Systemic corruption poisons values, erodes rule of law, distorts the market, discourages investment and productivity and reduces standard of living
Kleptocracy is a form of government in which the leaders, known as the kleptocrats, use their political positions of authority to increase their personal wealth, earning money in an illicit way and by exploiting the valuable resources of the country they govern. Kleptocracy should not be confused with plutocracy. While both forms of administration indicate a certain degree of corruption, kleptocracy is different from plutocracy which is rule by the rich for the rich.
Comments, made by the chairman of the investigative committee Myron Nikolatos, when delivering the report about the citizenship by investment scheme, emphatically confirmed that kleptocracy in Cyprus has deep roots. What made a particular impression was the observation that the interior ministry, while having in its possession in 2015 and 2016 opinions from the state legal services suggesting that the discretionary granting of citizenships to the members of an investor’s family was unlawful, it nevertheless continued this practice until 2020, the year the relevant law was finally amended. It appeared that the kleptocrats had taken complete control of the ministry.
This also confirmed Archbishop Chrysostomos’ admission to the committee last January, with regard to the golden passports, that he told President Anastasiades that “we must stop stealing and I include myself.” It was a rare outburst of honesty by the head of the church.
Kleptocracy is a form of corruption for which we all have a share of responsibility. First, the legislature could have, based on Article 44 of the constitution, initiated the indictment of the president for his involvement in the issuing of passports to foreigners through unlawful procedures, for the trips to the Seychelles in the private jet of the Saudi Arab who secured passports for all his family, for the irregular naturalisations of his son-in-law’s partners and investors in the Ayia Napa marina and so on. It did nothing.
Apart from this, what have we done, as a society? It seems we are socialised in an environment in which kleptocracy is considered normal. We are not that bothered that state officials are involved in the unlawful granting of passports that financially benefits their families. We are not bothered that the Archbishop has taken stolen money from a so-called investor. We are not bothered that the attorney-general has done nothing about this.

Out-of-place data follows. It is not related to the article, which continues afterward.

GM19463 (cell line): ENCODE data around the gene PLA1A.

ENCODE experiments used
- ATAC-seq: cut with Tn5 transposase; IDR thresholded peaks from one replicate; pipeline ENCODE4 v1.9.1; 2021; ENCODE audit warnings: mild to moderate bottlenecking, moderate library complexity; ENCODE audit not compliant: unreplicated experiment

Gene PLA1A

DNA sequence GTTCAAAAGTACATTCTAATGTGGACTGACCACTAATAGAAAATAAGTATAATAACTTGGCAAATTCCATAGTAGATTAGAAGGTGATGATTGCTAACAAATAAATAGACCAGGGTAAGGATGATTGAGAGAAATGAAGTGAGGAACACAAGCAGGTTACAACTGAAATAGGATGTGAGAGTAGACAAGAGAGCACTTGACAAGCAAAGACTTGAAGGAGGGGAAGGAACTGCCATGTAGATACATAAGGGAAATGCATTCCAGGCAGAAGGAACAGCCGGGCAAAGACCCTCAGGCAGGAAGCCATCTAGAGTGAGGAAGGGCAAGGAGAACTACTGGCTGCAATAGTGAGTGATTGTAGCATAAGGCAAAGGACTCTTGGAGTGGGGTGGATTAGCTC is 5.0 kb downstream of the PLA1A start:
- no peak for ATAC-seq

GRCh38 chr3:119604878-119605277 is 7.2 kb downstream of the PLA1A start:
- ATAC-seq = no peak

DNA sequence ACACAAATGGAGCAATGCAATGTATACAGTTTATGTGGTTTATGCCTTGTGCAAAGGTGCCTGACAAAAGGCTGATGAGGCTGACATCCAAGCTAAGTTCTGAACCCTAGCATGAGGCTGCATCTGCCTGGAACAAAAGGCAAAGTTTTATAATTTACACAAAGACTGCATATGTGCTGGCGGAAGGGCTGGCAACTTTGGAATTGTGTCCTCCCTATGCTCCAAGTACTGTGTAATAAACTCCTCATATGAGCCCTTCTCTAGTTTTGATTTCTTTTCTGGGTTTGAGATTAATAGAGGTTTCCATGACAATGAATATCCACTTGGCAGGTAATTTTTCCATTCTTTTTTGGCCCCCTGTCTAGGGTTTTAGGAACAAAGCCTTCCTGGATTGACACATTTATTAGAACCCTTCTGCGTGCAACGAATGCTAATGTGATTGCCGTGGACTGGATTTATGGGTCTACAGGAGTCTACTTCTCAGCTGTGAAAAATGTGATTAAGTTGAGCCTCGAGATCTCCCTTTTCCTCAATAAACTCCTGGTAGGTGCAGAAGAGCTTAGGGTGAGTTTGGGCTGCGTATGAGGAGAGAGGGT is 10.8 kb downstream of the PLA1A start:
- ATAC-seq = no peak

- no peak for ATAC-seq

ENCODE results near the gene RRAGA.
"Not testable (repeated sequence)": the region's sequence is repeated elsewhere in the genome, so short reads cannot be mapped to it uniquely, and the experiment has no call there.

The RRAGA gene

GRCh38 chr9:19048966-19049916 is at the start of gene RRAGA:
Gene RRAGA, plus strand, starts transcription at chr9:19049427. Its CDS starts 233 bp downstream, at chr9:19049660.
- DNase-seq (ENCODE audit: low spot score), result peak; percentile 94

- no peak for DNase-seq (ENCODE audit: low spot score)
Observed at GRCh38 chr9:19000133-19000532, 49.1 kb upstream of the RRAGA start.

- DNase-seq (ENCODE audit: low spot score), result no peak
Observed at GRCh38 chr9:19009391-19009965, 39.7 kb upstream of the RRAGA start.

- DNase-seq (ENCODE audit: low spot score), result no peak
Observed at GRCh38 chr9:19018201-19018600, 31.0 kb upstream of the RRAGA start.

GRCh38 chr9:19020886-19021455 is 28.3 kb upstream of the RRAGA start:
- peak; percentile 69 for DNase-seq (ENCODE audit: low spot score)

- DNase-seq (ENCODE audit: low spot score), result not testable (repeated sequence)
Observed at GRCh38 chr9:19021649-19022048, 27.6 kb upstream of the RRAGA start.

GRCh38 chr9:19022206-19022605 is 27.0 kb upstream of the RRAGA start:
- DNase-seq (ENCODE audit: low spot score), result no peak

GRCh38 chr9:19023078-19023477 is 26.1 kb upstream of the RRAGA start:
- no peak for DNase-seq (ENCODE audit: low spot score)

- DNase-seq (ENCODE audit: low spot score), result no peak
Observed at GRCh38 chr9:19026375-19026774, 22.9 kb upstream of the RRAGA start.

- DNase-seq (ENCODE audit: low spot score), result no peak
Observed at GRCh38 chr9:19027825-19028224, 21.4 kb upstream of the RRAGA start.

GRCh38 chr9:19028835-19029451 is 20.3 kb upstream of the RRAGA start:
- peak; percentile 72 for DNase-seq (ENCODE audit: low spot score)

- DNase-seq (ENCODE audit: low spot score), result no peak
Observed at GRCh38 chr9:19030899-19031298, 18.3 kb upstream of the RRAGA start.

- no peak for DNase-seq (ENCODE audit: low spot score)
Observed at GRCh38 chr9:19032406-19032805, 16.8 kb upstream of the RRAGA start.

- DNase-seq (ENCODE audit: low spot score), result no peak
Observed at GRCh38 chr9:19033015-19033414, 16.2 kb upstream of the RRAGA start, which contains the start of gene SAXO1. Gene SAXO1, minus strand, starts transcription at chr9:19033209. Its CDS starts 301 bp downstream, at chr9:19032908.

What the French economist Frederic Bastiat said is appropriate: “When plunder becomes a way of life for a group of men in a society, over the course of time they create for themselves a legal system that authorises it and a moral code that glorifies it.”
It should be made clear that corruption, distortion of truth and the squandering of public money does not constitute ‘common practice’ only in Cyprus. Corruption and kleptocracy are world phenomena. In our country, however, this has taken gigantic proportions. It poisons moral values that support the moral fibre, it erodes the rule of law, distorts the operation of the market and discourages foreign investment, entrepreneurship and productivity. In addition, it contributes to the fiscal deficit, given that revenue of the state is reduced through extended tax evasion and tax avoidance and on the other hand public funds are spent mindlessly (for example on non-existent secretaries of former House presidents or on multiple pensions). In short, kleptocracy reduces the GDP and, consequently, our standard of living.
There are of course measures that could be taken against kleptocracy, but in Cyprus there is no political will to combat it. Consequently it would be of academic interest only to mention some of these measures and I do not want to tire readers with irrelevant – for our country – political positions that are valid for other, more developed countries.
We should take a look at the recent history of Cyprus which resoundingly proves that kleptocracy is holding well. Nobody was punished for the stock market crash of 2000. For the purchase of Greek government bonds by the banks in 2010, at a time when all ratings agencies and authoritative international newspapers were warning of an imminent haircut of the Greek public debt, no bankers that took these decisions were punished, even though the decision destroyed the two biggest Cypriot banks.
Greece, which ‘competes’ with Cyprus on corruption, took legal action against politicians such as former defence ministers Akis Tsochadzopoulos and Yiannos Papantoniou. In Cyprus, the only politician that was prosecuted for corruption was former interior minister Dinos Michaelides but by another country’s court. A Greek court sentenced him to 15 years in prison for “moving illegal earnings from the purchase (by the Greek state) of TOR M1 anti-aircraft missiles While Tsochadzopoulos was minister.” It is worth noting that when Michaelides passed away, the plenum of the Cyprus House of Representatives honoured his memory with a minute’s silence.
And finally there was the passports scandal that was exposed by Al Jazeera. In another democratic country, people would have demanded (if parliament had not already done so) the carrying out of a thorough police investigation and for full transparency. Here, the matter was closed with a single resignation. This is Cyprus.
George Koumoullis is an economist and social scientist